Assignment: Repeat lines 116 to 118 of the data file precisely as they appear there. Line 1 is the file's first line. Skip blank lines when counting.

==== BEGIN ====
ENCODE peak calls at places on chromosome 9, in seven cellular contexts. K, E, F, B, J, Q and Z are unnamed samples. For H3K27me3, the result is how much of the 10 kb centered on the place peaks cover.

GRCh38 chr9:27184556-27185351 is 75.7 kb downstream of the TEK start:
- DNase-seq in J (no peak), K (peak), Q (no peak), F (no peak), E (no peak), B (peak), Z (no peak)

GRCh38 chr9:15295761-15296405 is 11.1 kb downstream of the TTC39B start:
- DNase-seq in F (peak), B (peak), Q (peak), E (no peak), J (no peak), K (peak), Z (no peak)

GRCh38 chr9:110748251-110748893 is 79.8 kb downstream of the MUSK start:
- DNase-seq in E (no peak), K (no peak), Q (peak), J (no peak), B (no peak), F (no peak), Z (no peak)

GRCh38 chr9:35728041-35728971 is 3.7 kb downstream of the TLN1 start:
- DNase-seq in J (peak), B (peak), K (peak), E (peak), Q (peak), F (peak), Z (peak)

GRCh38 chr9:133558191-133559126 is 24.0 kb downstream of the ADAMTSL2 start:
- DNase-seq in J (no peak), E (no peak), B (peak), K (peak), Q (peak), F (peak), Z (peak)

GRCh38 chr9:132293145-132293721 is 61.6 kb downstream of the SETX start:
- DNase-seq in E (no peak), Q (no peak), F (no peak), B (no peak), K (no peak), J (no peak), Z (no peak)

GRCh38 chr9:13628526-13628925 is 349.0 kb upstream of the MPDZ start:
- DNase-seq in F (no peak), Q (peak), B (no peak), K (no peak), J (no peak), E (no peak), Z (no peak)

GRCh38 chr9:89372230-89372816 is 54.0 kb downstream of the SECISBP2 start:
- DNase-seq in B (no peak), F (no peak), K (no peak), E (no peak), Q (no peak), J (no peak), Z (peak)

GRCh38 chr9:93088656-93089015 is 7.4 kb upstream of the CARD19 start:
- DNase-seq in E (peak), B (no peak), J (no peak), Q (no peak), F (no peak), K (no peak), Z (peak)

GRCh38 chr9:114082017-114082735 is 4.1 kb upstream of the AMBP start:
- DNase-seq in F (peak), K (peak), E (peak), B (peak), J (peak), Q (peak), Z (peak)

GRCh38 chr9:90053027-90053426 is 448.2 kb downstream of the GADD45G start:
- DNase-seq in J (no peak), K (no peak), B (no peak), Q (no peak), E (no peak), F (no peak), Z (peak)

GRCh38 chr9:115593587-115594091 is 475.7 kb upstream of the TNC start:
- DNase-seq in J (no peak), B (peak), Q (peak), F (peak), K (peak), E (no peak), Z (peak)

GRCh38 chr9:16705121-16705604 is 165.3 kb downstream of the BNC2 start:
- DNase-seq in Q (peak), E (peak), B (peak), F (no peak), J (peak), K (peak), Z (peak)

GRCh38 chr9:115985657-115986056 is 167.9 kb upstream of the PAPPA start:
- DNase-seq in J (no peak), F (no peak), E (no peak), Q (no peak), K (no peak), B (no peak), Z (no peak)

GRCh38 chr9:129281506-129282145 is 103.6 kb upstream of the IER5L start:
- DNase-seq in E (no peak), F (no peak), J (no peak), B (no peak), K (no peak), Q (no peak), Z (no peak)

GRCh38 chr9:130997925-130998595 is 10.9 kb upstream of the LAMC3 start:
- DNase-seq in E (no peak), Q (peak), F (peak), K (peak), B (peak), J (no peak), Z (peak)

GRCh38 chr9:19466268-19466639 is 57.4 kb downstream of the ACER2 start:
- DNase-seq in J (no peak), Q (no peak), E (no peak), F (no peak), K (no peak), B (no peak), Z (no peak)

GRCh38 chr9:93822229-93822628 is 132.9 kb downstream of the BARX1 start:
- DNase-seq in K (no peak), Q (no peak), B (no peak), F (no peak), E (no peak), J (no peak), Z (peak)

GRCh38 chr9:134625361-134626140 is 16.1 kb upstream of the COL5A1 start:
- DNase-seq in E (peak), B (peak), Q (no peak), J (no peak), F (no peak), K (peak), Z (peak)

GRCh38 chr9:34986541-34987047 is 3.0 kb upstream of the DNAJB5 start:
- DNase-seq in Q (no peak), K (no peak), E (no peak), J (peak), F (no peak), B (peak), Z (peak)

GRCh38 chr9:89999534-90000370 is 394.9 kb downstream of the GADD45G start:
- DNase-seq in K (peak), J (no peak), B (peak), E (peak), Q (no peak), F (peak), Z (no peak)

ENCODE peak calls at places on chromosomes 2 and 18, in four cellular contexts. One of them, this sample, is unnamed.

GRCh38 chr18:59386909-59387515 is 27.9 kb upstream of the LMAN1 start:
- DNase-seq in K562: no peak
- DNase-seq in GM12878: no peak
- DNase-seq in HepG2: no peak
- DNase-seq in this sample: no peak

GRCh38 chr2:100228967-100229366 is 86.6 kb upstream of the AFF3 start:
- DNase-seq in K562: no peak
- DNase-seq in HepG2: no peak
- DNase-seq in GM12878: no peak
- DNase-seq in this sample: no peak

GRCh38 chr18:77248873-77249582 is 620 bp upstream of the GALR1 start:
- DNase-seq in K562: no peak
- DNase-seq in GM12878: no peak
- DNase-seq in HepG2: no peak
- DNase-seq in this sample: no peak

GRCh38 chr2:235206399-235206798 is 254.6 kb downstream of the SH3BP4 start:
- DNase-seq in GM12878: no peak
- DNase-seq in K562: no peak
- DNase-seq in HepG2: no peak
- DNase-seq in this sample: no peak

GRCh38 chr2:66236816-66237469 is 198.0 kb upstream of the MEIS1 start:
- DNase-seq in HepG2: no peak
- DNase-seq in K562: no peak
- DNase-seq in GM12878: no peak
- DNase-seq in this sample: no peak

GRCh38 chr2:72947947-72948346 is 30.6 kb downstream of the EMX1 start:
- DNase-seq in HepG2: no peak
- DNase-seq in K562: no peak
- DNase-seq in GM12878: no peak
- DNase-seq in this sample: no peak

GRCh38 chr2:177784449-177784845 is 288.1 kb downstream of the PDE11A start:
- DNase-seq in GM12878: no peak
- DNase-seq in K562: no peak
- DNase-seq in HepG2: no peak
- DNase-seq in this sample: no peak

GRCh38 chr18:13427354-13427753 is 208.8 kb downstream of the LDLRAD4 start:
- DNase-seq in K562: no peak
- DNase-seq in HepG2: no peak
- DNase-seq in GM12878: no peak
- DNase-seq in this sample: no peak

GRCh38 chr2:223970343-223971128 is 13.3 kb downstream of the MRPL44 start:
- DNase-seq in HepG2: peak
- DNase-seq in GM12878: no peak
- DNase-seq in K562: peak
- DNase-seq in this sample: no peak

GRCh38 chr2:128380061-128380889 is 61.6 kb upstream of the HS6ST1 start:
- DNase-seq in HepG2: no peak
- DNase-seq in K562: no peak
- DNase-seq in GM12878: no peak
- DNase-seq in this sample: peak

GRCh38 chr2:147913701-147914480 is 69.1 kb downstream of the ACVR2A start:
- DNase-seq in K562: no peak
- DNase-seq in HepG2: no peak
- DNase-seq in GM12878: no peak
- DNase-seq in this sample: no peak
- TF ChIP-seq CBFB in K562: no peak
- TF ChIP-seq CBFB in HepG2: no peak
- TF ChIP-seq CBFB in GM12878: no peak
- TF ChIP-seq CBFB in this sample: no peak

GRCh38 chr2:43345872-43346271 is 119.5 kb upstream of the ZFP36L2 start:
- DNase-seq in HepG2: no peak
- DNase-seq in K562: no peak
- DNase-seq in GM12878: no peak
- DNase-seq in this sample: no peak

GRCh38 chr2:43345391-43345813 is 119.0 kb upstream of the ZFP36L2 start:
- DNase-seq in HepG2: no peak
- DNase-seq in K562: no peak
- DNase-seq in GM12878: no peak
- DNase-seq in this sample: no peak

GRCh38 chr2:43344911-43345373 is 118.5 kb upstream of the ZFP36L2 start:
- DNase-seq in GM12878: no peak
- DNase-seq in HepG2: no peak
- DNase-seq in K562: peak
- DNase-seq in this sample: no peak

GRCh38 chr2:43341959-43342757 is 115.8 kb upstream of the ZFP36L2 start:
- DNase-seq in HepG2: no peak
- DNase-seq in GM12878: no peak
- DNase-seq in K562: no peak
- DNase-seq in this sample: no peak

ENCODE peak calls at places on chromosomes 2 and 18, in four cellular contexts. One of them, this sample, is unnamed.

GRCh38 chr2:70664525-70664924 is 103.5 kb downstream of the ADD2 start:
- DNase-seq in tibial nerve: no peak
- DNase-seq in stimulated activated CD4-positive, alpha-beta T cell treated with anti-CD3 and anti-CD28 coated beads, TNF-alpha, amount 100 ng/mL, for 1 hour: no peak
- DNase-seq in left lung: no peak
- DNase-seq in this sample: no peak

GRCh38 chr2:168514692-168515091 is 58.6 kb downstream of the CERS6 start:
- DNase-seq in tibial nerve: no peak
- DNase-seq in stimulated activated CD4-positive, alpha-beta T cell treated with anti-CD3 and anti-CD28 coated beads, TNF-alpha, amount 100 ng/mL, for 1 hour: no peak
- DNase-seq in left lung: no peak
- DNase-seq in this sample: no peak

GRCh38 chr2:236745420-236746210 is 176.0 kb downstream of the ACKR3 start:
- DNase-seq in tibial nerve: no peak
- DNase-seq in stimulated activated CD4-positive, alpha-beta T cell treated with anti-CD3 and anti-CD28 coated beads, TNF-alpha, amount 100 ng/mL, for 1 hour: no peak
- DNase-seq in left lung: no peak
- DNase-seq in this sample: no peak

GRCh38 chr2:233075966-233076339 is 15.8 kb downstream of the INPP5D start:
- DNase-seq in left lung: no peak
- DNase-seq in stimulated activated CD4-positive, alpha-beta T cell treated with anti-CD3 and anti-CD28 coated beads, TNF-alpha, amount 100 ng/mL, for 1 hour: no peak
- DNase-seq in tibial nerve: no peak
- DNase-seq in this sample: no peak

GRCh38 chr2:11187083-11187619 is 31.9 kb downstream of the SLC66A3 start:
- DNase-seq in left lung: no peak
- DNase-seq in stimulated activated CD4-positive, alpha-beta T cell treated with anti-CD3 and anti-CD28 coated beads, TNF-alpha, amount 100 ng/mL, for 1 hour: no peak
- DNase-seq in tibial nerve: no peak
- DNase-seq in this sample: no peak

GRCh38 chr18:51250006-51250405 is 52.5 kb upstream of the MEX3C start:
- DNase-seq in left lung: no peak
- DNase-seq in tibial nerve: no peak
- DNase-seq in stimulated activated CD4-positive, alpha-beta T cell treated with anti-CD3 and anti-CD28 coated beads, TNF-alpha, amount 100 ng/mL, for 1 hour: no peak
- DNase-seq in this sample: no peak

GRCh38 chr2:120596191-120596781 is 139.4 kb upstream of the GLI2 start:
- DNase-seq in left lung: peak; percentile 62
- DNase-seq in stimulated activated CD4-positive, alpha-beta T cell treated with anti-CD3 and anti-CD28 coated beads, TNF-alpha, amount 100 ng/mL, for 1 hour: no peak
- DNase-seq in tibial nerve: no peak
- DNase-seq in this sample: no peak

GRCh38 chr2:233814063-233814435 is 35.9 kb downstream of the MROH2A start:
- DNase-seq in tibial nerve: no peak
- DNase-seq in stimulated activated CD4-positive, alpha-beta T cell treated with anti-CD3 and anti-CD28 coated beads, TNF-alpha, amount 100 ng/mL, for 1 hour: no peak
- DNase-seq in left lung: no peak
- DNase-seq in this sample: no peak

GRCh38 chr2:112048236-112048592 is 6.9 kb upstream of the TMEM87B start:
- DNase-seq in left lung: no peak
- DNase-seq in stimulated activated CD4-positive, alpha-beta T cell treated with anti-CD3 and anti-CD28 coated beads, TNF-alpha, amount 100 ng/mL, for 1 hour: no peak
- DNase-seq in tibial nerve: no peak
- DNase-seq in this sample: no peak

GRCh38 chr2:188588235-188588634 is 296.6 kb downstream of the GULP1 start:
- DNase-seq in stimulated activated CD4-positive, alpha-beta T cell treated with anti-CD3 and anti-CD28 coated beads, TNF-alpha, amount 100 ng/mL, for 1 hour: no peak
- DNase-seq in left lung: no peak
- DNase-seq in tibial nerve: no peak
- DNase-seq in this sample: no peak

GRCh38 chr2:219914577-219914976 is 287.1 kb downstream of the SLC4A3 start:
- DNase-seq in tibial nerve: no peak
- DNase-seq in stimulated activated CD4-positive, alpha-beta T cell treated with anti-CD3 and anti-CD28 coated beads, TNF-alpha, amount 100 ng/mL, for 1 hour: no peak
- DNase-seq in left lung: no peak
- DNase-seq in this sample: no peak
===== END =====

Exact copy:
- DNase-seq in HepG2: no peak
- DNase-seq in K562: peak
- DNase-seq in this sample: no peak